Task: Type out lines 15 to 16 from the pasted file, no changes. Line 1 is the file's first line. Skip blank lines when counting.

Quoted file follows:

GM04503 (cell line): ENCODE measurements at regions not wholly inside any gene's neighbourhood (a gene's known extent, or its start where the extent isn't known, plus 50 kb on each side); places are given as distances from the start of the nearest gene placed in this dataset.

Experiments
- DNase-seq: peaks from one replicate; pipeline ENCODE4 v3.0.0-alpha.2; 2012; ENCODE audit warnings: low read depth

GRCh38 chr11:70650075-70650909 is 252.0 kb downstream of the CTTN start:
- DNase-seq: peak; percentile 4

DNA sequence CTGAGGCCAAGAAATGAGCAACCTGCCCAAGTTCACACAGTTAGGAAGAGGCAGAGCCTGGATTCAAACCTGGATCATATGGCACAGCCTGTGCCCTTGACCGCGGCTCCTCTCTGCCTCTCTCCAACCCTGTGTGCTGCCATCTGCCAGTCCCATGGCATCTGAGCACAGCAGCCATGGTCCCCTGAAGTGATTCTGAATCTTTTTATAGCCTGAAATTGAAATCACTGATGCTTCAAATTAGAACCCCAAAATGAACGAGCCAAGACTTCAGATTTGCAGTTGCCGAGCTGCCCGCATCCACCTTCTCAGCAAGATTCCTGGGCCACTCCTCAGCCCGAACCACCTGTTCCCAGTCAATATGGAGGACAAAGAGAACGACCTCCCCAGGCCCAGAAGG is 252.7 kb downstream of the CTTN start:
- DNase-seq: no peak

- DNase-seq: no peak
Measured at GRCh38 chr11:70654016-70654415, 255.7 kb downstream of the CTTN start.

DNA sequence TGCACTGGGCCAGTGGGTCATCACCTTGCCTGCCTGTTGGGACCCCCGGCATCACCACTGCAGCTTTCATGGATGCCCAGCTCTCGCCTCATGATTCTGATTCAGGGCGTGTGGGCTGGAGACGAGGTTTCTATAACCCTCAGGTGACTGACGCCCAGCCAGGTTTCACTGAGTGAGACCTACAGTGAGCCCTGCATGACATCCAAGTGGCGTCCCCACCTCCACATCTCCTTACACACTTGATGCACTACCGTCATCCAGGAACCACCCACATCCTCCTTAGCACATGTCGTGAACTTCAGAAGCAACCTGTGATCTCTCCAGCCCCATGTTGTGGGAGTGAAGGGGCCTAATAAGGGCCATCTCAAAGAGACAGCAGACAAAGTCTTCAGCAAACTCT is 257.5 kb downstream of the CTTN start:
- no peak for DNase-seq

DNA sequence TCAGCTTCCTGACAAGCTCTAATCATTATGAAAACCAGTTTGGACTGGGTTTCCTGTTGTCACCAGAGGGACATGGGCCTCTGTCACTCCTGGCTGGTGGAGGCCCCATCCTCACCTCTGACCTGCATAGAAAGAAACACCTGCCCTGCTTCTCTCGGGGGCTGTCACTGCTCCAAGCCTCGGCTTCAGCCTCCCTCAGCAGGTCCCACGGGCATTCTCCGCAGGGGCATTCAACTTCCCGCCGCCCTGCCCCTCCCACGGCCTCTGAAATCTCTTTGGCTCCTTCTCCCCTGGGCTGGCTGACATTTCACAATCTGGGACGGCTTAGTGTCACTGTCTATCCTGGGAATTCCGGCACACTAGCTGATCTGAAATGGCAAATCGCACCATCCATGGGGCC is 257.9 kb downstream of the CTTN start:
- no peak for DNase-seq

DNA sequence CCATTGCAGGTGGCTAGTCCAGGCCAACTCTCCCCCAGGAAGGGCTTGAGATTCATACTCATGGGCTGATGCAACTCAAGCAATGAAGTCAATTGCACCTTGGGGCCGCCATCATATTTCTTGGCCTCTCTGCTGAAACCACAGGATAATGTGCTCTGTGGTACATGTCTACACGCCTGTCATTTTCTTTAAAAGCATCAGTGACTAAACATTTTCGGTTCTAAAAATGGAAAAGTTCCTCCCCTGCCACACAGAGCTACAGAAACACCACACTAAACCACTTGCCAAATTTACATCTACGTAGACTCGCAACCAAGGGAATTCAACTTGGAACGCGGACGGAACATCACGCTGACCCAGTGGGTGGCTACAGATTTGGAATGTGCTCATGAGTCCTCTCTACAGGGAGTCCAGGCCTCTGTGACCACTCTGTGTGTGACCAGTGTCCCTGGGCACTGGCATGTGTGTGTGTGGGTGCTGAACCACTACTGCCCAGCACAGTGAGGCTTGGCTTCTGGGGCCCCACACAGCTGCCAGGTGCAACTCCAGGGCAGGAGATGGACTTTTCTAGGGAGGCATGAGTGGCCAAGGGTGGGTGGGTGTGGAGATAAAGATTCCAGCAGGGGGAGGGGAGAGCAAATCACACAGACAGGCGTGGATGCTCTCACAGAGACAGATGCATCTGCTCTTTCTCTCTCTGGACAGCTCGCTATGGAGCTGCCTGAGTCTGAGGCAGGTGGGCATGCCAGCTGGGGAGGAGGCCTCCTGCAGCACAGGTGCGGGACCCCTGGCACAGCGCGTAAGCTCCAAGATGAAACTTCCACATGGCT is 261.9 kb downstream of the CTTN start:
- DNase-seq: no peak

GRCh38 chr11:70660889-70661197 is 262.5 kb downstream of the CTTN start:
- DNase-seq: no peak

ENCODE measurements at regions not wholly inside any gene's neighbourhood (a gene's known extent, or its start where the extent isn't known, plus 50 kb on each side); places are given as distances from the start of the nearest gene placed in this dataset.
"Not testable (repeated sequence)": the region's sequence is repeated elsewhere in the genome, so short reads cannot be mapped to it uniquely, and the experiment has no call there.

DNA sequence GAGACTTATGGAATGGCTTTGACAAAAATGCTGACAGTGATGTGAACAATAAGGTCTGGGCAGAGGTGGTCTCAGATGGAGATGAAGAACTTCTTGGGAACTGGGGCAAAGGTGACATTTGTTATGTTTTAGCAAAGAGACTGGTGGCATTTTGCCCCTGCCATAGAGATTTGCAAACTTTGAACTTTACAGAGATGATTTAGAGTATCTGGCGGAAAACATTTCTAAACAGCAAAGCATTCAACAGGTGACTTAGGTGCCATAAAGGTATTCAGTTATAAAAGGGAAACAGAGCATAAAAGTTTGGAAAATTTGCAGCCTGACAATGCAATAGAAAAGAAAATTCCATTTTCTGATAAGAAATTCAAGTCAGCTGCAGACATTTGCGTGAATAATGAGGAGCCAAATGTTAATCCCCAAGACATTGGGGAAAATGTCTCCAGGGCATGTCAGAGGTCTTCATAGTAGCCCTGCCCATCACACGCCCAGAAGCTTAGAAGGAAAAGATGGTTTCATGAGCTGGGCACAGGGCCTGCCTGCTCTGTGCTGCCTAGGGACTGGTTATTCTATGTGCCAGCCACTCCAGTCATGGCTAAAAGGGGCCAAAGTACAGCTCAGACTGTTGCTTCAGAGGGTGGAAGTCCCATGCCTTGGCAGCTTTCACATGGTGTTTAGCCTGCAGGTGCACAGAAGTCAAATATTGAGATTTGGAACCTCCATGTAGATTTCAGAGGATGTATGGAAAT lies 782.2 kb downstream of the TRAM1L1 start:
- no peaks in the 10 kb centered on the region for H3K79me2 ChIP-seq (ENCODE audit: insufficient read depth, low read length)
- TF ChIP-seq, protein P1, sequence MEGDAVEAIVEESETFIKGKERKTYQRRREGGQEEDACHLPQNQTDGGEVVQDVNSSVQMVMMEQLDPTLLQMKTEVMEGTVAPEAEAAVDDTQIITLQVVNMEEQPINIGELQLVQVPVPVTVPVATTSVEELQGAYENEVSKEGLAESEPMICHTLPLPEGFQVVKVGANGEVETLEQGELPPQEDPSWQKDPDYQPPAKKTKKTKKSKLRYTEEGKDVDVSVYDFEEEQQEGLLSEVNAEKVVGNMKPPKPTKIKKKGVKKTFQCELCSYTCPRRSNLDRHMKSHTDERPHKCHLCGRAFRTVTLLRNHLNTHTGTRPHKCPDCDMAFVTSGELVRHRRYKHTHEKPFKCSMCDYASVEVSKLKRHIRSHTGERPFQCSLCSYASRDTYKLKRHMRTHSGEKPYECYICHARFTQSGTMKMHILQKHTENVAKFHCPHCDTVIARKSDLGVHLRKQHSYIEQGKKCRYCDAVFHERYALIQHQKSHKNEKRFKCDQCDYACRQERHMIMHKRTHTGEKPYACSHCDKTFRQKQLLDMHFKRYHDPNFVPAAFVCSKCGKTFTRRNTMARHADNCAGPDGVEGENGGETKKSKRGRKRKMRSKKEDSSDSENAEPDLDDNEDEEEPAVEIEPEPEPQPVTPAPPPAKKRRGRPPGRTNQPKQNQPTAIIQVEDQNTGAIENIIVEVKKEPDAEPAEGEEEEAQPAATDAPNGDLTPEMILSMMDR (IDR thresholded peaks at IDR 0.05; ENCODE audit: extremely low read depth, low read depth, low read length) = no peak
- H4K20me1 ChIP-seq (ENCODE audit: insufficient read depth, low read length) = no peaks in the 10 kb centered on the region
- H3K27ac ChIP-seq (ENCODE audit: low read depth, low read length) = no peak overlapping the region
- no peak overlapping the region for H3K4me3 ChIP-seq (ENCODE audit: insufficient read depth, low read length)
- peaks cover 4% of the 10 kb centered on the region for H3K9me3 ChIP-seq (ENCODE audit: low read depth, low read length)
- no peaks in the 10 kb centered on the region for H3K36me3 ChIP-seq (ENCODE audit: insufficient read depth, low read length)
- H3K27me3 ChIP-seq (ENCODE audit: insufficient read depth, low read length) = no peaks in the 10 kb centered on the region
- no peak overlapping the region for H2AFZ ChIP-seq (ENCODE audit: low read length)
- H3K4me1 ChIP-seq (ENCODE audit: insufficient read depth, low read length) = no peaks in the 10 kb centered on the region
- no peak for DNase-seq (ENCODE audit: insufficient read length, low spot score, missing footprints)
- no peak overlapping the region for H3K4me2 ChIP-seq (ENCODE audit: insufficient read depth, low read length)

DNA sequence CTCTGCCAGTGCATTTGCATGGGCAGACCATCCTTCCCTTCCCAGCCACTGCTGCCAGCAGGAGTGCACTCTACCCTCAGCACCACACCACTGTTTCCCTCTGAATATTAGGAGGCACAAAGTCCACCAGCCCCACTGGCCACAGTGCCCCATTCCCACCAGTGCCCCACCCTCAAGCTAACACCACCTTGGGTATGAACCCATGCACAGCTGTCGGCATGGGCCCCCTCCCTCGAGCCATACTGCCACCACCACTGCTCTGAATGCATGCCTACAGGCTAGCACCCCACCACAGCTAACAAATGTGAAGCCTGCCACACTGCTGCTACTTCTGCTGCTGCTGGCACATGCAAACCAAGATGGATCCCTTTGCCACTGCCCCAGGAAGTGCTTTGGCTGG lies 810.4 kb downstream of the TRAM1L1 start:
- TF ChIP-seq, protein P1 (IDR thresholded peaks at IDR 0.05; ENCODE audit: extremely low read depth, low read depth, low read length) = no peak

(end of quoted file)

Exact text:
- DNase-seq: no peak

GRCh38 chr11:70660889-70661197 is 262.5 kb downstream of the CTTN start: